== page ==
The provincial government decided in 1973 to extend the boundaries and bring about the amalgamation of the three villages of Bridgedale, Gunningsville and Riverview Heights.  This was one of the partial answers to the recommendations of the inquiry by Senator Carl Goldenberg.  Both Dieppe and Moncton also enlarged their boundaries.  It was the intention not to use any of the existing names, so the name of the Parish was selected for the new town.

Elections were held on Monday, June 25th with amalgamation effective Monday, July 9th.  Harold Findlay became the first Mayor and seven Councillors were elected at-large.  A resolution to change the name to Riverview was passed on July 18th.  The Department of Municipal Affairs authorized the name of Riverview which was proclaimed May 22nd, 1974. Photocopies of these Certificates and members of the Council 1967-1986 may be found in the Appendices.

One troublesome matter was the fact that the new town would be responsible for the streets in the town.  It was in this decade that apartment blocks and town housing made their appearance. The lake, which was a product of the causeway, made the 'lakeside' area a 'natural' for new developments.  The Royal Canadian Mounted Police took on the policing of the new town on January 1st, 1974, under contract; their standards of competence coupled with good community relations has resulted in the Force playing a very positive role in Riverview.

The first town hall was located on Coverdale Road east of the Esso Service Station.  The Fire Hall was altered in 1975 to serve as a headquarters for the RCMP and the Fire Department moved into their modern building next door. Mr. George Hamilton, Town Clerk, designed a coat-of-arms which was accepted by the Town Council in 1978.  The same year Honour Court, a legacy of the Inter-Provincial Home for Women, became the Town Hall and the immediate area was laid off as a park.  Four Wards had been devised and in time, each Ward elected a councillor together with three councillors elected at-large. These seven councillors and the mayor sere three year terms.  The first lady councillor, Mrs. Flora Dell, was elected in a by-election in 1975. The election held May 112, 1986 saw three women elected as Councillors.  The Council operates on a committee system of municipal government.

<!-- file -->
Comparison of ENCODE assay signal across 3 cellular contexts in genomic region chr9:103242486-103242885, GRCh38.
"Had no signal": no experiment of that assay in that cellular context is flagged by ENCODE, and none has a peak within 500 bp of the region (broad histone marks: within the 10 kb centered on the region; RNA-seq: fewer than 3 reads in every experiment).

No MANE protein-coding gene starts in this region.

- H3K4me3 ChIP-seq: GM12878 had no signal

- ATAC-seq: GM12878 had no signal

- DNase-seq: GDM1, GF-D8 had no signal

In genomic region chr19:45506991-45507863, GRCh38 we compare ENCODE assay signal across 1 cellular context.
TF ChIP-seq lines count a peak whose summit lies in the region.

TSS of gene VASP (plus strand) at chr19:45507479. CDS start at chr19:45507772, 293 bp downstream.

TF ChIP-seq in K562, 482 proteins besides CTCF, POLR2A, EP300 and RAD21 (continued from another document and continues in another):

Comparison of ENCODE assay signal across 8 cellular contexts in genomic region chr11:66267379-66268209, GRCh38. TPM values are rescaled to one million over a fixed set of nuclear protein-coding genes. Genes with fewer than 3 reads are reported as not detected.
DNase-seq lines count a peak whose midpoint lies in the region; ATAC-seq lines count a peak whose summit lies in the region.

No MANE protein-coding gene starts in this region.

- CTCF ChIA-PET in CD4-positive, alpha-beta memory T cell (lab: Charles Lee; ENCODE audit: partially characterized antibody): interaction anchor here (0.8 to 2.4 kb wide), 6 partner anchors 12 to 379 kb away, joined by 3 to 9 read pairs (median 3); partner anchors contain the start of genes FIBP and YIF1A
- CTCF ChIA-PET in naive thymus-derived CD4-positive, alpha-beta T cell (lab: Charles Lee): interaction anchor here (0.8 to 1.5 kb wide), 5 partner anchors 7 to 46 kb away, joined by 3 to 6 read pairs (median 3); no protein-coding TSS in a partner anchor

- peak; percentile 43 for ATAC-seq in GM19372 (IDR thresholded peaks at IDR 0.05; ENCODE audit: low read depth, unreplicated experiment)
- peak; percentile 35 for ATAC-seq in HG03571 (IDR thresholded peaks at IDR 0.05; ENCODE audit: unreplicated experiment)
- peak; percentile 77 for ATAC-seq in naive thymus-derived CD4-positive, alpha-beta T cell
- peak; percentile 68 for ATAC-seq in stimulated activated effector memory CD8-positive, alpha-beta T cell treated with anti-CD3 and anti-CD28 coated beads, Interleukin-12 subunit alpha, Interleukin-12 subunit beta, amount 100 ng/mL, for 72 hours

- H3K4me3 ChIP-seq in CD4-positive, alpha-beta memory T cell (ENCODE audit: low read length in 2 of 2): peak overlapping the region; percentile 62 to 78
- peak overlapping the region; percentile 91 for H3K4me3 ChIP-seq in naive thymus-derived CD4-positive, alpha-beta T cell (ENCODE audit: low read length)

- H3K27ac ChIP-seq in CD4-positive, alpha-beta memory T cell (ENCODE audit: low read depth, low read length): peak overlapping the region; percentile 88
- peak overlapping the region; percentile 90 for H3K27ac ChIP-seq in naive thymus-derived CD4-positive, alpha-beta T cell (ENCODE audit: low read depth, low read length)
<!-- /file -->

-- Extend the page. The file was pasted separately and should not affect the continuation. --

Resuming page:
In an interview with Laurie Armstrong in The Riverview Recorder in late 1980, Byron Dobson stated "I was born here (Albert County), lived here and I'm going to be buried here." In 1982 the last portion of that statement took place, and perhaps his greatest epitaph would be that accorded to Sir Christopher Wren, the architect of St. Paul's Cathedral in London, "If you seek his monument, look around you."

The highlight of the New Brunswick Bicentennial Year occurred on September 26, 1984 when Prince Philip, the Duke of Edinburgh, visited the Town to unveil the Cenotaph in Honour Court Square, and participated in its Dedication.

The Town of Riverview has a population of 14,907, based upon 1985 figures, the largest town and the fifth largest municipality in New Brunswick.  It has an area of approximately 12.25 square miles or 7,840 acres (in metric about 3,172.6 hectares) of which 100.3 miles (161.4 kilometers) represents streets.  In 1984 the tax base was $239,022,557 for a Warrant of $1,581,516, with the rate for local services $1.08 per one hundred dollars of assessment.

Impressive as such statistics are, these words from a long-time resident mean much more.  "We like Riverview and enjoyed raising our family here." Four decades of spectacular growth is cause for gratification; but there is a maturity that comes with experience and with such maturity the citizens of Riverview can accept the challenges of the Eighties and face the future with confidence.